In his speech last night, President Obama listed a lot of groups of people whom we shouldn’t blame for “all our problems”:
Jennifer Rubin, seeking to dispel “myths about conservatives,” takes on the idea that “the GOP doesn’t believe in community:
A front-page story in Saturday’s Washington Post carries the headline, “Ryan’s funding requests blur image as deficit hawk” (different online). That is, Rep. Paul Ryan has sought federal funding for projects in his district, even when he has voted against the relevant spending program, such as President Obama’s $787 billion “stimulus” bill. But I don’t think that’s the best way to judge a congressman’s fiscal conservatism. The question is, did he vote against excessive spending? Did he work in committee, with his colleagues, and in the national debate to end programs and cut spending?
The Washington Examiner ran this Heritage Foundation chart on January 10 under the title (not online) “Defense spending at lowest levels in 60 years”:
Good reporting shouldn’t go unnoticed just because it appeared during the week after Christmas, so let me draw your attention to a comprehensive article on the front page of the December 26 Washington Post by Joe Stephens and Carol Leonnig:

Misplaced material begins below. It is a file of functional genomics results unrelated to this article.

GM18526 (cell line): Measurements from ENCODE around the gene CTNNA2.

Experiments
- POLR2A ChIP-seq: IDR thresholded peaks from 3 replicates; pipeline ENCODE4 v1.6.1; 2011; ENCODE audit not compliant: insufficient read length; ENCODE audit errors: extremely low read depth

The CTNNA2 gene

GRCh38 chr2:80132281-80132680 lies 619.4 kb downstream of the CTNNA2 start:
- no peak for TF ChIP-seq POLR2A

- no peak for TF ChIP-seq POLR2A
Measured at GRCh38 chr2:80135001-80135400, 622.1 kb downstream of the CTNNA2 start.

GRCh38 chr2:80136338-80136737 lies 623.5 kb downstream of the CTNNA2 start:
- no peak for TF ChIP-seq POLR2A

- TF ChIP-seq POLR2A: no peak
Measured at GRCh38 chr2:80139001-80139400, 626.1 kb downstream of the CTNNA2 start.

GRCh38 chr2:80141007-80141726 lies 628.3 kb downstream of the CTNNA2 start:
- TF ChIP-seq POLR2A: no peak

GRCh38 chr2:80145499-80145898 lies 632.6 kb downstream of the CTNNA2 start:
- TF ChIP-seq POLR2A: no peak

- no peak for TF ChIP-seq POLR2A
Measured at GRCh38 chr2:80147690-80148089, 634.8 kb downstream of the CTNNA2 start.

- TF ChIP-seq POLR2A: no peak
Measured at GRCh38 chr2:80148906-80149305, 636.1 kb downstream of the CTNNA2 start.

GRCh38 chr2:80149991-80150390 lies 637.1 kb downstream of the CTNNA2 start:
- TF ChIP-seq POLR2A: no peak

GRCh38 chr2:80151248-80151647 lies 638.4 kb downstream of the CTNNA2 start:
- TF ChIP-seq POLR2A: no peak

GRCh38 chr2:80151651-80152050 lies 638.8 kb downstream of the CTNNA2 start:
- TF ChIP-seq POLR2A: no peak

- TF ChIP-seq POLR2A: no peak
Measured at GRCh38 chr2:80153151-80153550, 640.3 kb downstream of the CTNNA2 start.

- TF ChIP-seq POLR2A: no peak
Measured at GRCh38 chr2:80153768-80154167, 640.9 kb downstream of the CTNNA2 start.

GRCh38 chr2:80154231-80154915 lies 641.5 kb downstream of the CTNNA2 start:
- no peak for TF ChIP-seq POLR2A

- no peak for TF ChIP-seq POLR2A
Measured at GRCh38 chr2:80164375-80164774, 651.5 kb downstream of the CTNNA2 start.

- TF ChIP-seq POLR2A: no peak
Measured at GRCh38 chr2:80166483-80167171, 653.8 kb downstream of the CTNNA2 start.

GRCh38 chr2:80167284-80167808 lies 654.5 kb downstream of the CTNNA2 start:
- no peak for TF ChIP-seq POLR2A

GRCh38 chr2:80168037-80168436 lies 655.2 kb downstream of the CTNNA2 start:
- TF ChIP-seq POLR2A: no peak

In 1960 Sen. Barry Goldwater called the policies of the Eisenhower administration “a dime store New Deal”—a promise to deliver to the voters everything the Democrats promised, but at a discount. And that has been a fundamental dividing line in the Republican party ever since: Should the GOP challenge the Democrats’ fundamental commitment to an ever-bigger federal government, or only promise to deliver services more efficiently and at lower cost to taxpayers?
Pundits and politicians are all in agreement: Those were some big budget cuts in Friday night’s deal. “The largest annual spending cut in our history,” President Obama said. Speaker of the House John Boehner called it the “largest real dollar spending cut in American history.” Saturday’s front-page, upper-right headline in the Washington Post proclaimed: